Pseudogamy is a form of asexual reproduction since there is no union of gametes involved. It may be in the form of parthenogenesis wherein the sperm stimulates the egg cell to form an embryo without the need to fertilize it. In this way there are no genes from the male that are inherited. This is also referred to as gynogenesis.1 In this form of reproduction, mating is still required so that the sperm would stimulate the egg cell although no genetic material will be contributed during the development of an offspring. This is seen in certain salamanders of the genus Ambystoma.
In a restrictive sense, pseudogamy may also pertain to a reproductive process where in plants the embryo develops from the fusion of vegetative cells rather than of gametes. This is exemplified by the so-called pseudogamous apomixis as seen in Rosaceae and Poaceae, e.g. the Himalayan blackberry Rubus armeniacus and gamagrass Tripsacum dactyloides. In this mode of reproduction, pollination is required but there is no male inheritance.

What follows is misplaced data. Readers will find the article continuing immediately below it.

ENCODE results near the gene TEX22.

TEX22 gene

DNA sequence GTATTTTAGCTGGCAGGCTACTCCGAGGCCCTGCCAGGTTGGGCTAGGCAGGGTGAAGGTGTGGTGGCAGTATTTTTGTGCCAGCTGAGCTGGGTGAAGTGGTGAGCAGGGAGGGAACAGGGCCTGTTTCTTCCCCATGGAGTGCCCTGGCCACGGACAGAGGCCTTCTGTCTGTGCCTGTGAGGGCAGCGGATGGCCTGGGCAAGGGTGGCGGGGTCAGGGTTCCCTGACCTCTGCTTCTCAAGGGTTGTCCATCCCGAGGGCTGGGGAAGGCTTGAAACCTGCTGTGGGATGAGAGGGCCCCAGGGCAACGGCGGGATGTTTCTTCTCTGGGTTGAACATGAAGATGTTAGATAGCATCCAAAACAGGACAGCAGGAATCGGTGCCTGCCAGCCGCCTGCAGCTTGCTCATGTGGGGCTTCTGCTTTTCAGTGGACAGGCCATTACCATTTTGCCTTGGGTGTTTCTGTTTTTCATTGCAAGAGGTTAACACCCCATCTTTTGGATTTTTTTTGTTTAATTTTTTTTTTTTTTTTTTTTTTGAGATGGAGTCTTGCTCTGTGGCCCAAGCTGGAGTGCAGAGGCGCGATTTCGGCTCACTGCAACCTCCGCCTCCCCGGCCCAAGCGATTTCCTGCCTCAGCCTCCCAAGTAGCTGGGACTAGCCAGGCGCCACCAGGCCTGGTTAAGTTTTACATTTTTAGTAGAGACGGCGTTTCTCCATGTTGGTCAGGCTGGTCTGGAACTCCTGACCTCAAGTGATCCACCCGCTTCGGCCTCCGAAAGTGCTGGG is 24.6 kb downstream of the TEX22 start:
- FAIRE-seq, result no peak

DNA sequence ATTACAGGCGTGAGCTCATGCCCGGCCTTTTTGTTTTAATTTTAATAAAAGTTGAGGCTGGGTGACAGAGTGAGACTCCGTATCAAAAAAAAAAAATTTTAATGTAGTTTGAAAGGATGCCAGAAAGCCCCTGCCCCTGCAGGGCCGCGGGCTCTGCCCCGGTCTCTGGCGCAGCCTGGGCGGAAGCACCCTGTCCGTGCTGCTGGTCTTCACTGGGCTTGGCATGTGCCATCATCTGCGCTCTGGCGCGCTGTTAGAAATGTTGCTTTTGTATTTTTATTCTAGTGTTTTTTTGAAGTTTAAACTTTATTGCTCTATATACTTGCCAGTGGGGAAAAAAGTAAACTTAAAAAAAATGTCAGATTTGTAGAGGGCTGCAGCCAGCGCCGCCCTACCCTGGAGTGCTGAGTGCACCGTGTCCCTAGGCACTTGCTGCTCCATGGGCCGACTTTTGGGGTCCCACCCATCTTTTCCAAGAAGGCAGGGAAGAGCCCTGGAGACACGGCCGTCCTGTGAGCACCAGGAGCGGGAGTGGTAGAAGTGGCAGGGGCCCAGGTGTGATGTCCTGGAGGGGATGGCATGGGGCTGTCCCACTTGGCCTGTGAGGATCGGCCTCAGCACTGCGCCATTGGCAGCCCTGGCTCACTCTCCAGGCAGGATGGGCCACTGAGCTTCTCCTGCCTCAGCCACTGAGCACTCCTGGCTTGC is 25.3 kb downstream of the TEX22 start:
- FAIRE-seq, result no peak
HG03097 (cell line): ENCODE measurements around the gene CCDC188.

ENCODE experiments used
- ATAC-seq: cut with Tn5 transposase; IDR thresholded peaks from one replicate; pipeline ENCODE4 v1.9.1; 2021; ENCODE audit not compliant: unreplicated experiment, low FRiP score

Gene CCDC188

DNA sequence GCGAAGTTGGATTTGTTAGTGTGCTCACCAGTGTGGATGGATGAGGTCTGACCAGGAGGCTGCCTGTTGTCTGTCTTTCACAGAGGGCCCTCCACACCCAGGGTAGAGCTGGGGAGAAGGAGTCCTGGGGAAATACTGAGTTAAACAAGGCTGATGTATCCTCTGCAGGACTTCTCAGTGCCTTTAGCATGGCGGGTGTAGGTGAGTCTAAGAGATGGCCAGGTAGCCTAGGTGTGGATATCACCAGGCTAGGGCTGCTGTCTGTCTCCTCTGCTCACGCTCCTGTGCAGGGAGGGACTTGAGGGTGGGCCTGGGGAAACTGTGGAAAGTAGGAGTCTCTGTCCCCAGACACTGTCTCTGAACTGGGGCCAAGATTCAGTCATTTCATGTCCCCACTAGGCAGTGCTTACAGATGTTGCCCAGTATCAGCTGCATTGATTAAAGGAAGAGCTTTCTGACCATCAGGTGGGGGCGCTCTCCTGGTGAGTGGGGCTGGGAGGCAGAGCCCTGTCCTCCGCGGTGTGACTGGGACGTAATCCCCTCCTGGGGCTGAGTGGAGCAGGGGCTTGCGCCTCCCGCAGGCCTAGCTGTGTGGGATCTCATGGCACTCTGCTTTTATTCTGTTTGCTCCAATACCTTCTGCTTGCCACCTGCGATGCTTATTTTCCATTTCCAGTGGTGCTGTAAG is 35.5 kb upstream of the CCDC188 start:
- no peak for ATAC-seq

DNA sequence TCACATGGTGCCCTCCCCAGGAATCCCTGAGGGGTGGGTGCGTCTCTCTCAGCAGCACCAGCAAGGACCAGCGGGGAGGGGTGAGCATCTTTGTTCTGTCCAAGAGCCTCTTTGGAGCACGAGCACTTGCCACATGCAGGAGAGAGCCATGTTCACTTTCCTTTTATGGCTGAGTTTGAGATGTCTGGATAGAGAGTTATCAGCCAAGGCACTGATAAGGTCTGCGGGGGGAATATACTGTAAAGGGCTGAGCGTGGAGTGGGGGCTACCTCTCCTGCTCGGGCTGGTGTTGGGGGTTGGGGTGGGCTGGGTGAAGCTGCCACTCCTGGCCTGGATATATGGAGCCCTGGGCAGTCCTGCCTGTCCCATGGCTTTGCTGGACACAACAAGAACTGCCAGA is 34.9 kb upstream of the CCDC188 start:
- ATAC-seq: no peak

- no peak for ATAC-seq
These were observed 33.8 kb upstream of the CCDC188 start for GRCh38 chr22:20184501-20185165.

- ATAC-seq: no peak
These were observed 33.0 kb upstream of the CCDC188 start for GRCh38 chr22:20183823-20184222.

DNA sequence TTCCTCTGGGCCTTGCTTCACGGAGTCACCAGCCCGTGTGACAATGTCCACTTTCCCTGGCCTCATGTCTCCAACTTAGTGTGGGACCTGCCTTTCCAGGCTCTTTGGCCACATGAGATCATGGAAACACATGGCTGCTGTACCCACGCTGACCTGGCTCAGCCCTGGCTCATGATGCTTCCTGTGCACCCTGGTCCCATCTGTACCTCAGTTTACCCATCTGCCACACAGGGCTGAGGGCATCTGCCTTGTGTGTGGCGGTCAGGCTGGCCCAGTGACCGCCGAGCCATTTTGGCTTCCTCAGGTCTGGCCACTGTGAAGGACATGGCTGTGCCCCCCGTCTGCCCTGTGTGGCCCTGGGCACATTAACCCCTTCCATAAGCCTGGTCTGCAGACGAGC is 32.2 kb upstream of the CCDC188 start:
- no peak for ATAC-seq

1 Engelstädter, J. (2008). Constraints on the evolution of asexual reproduction. BioEssays. Review Article. 30(11–12): 1138–1150.